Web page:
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Tuesday, June 25, 2024

Smith: Democrats and Black men

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Georgia gubernatorial candidate Stacey Abrams has consistently trailed incumbent Brian Kemp in the rematch of their 2018 contest, which Kemp won by just 55,000 votes. Kemp’s consistent lead might be somewhat surprising given that he provoked former President Donald Trump’s ire. Kemp refused to participate in Trump’s scheme to try to overturn Georgia’s 2020 presidential election results. That hurt his standing among Republicans.

Further, Abrams is generally beloved among Democrats due to her grassroots voter registration efforts that culminated in Georgia electing two Democratic senators — one Black and one Jewish — in 2020.

However, by Abrams’ own admission, the difference this year is that Black men are not supporting her in high enough numbers. What gives?

As I’ve written previously, Democrats are in trouble when it comes to Black voters in general — and Black men in particular. That party is notorious (and not in a good way) for swooping into Black churches, civic organizations and neighborhoods during the last few weeks or even days before an election. To compound matters, they don’t spend nearly enough money on Black media, pollsters or political consultants.

This sad fact is that Democrats have long taken the Black vote for granted. That puts African Americans in a difficult position because the Republican Party isn’t a viable alternative for the vast majority of us due to its obstinate stance against racial equality, especially the right to vote.

Another issue is that Black men, especially those who are Gen X or older, are generally not as progressive as white Democrats. Also, there is evidence from 2020 exit polls that a fair percentage of younger Black men were drawn to Trump’s economic message and his willingness to buck the establishment.

In recent years, the Democratic Party has given lip service to the importance of diversity, equity and inclusion (DEI). But, I’m old enough to remember Republicans trying to brand themselves as “the big tent party.” Of course, they have long since abandoned that risible claim. They’re even quick to label as “RINOs” their fellow travelers who don’t reflexively toe the party line (especially when it comes to Trump). But is the Democratic Party substantively better?

Democrats claim to be the party of “tolerance.” The problem is that too many of them aren’t tolerant, especially when it comes to political thought that diverges from party orthodoxy. While the Republican Party has shifted too far to the right, the Democratic Party is lurching evermore leftward. This is breeding an ethos of ever more rigid fealty to an ever more specific set of progressive ideals — and biases.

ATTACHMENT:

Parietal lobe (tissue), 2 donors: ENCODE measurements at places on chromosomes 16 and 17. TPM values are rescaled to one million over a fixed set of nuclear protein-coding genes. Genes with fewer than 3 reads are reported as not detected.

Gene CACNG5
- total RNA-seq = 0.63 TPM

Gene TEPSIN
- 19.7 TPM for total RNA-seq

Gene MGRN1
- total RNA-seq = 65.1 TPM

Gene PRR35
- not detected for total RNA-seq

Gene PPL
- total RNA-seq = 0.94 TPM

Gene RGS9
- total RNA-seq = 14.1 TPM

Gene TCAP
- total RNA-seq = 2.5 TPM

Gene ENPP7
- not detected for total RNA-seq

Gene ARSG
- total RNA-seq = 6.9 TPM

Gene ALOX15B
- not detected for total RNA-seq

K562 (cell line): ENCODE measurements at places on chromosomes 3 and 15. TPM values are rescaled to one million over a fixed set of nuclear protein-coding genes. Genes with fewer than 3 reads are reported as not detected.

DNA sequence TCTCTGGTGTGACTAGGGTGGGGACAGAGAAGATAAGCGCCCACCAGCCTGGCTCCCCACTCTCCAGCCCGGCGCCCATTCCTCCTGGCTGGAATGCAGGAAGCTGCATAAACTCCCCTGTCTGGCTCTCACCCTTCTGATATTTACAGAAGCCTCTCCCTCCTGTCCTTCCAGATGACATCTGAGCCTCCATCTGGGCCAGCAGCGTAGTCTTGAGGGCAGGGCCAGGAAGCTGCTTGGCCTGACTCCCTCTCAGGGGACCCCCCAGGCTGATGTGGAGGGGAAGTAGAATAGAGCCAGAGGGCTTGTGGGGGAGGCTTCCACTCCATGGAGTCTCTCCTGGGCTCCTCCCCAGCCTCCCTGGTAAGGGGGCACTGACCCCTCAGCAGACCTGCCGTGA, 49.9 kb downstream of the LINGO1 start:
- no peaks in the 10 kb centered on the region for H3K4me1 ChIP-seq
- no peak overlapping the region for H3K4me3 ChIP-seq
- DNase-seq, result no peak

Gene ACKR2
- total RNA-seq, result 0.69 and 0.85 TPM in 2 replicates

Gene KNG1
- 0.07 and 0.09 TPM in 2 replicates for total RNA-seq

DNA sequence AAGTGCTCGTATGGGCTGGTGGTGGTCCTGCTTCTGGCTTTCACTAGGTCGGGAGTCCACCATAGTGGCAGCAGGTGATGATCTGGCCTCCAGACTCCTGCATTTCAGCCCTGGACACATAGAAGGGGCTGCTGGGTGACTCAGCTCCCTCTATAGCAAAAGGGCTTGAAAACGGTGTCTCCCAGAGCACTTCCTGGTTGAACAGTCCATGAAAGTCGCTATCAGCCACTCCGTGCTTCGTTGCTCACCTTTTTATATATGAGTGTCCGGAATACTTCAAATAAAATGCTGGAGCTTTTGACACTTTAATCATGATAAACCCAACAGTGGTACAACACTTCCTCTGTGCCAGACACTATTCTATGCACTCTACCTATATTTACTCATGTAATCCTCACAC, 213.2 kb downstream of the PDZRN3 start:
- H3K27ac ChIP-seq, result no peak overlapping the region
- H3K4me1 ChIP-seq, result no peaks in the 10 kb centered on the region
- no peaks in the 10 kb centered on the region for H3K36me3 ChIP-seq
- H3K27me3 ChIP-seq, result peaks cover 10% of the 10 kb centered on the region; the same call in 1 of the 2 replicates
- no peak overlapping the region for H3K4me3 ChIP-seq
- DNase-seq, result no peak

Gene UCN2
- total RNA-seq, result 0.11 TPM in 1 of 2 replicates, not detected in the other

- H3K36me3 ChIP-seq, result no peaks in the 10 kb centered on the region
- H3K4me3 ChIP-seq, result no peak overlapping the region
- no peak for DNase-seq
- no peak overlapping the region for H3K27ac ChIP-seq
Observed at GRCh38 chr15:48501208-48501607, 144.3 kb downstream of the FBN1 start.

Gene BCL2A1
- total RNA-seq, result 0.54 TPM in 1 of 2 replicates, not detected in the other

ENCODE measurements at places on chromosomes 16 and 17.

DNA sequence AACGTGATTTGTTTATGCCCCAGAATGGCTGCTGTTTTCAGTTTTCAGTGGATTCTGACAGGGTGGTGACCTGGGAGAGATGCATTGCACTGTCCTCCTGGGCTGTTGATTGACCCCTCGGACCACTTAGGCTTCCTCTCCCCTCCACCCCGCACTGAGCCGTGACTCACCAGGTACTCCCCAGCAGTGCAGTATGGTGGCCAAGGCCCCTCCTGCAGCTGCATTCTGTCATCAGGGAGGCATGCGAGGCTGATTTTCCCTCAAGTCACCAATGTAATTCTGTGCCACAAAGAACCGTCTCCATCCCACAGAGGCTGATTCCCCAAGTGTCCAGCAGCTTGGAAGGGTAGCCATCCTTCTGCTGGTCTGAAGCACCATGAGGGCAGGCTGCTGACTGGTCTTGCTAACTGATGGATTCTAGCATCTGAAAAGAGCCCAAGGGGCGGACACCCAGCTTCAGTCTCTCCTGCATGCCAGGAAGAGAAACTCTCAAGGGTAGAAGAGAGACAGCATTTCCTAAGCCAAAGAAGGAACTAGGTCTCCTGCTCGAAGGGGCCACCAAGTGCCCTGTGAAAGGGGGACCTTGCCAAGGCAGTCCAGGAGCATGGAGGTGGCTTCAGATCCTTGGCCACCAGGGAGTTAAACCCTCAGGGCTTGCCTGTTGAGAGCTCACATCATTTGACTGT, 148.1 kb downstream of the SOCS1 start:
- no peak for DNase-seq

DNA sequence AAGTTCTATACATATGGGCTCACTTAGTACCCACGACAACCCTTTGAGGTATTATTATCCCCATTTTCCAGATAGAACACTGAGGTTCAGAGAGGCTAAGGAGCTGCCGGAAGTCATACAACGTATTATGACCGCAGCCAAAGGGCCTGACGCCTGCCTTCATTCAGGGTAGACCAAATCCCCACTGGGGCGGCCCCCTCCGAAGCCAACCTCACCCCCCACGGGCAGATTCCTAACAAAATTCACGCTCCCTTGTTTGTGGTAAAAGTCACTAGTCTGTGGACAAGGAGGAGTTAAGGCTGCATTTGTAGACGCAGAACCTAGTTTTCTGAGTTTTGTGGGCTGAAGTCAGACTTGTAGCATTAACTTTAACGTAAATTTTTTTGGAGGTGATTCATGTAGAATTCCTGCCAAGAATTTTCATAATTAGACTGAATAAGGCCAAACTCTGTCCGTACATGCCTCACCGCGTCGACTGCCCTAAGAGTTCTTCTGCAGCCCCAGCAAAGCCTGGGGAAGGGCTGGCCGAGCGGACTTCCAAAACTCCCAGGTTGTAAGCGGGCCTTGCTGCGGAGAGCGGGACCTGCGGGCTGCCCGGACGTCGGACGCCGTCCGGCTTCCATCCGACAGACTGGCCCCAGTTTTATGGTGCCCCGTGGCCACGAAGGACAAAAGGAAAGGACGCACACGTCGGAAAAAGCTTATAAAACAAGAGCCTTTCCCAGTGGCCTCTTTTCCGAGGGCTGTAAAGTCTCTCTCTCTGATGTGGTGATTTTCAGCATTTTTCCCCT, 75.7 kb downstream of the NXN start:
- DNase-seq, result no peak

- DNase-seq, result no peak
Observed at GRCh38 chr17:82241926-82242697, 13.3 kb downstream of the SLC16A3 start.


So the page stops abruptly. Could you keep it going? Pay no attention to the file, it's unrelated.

I vividly remember leaving President Barack Obama’s first inaugural address. A woman who was within earshot lamented the fact that the new president asked a Christian minister to pray during the ceremony. It was odd to me that this person wasn’t content to revel in Obama’s historic victory; she was focused on the fact that not all Democrats are Christian. This is the mirror image of Republican narrowmindedness, and it is becoming more common.

There isn’t much daylight between being upset that Obama might be Muslim and being upset that he is openly Christian. While the Republican Party should be criticized for what it is, the Democratic Party should be criticized for not being what it pretends to be. In short, the Democratic Party is becoming less democratic.

This leads me back to the Abrams campaign, the 2020 midterms and the 2024 presidential election. The fact that Donald Trump fared better among Black men in 2020 than he did in 2016 should have been a wake-up call for Democrats. It wasn’t, and that’s a big problem vis-à-vis their attempts to maintain power. (Incidentally, much the same is true for Latino voters, who are proving to be anything but a monolith.) This will become even clearer when Republicans nominate a “Trump-light” candidate for president.

Most Blacks agree with President Biden and the Democratic Party in supporting the Ukrainian war effort, fighting climate change and opposition to the Supreme Court’s Dobbs decision. Yet, the party must begin to exhibit a greater zeal for the specific interests of Black voters — without whose support they would not be in power.

Democratic leaders need to take a long look at themselves and make some dramatic changes. A hyper focus on abortion, combined with not enough focus on racial justice, voting rights and economic issues will continue to cost them Black support. Fortunately for that party, there is still time to make a course correction.

Larry Smith is a community leader. Contact him at larry@leaf-llc.com.

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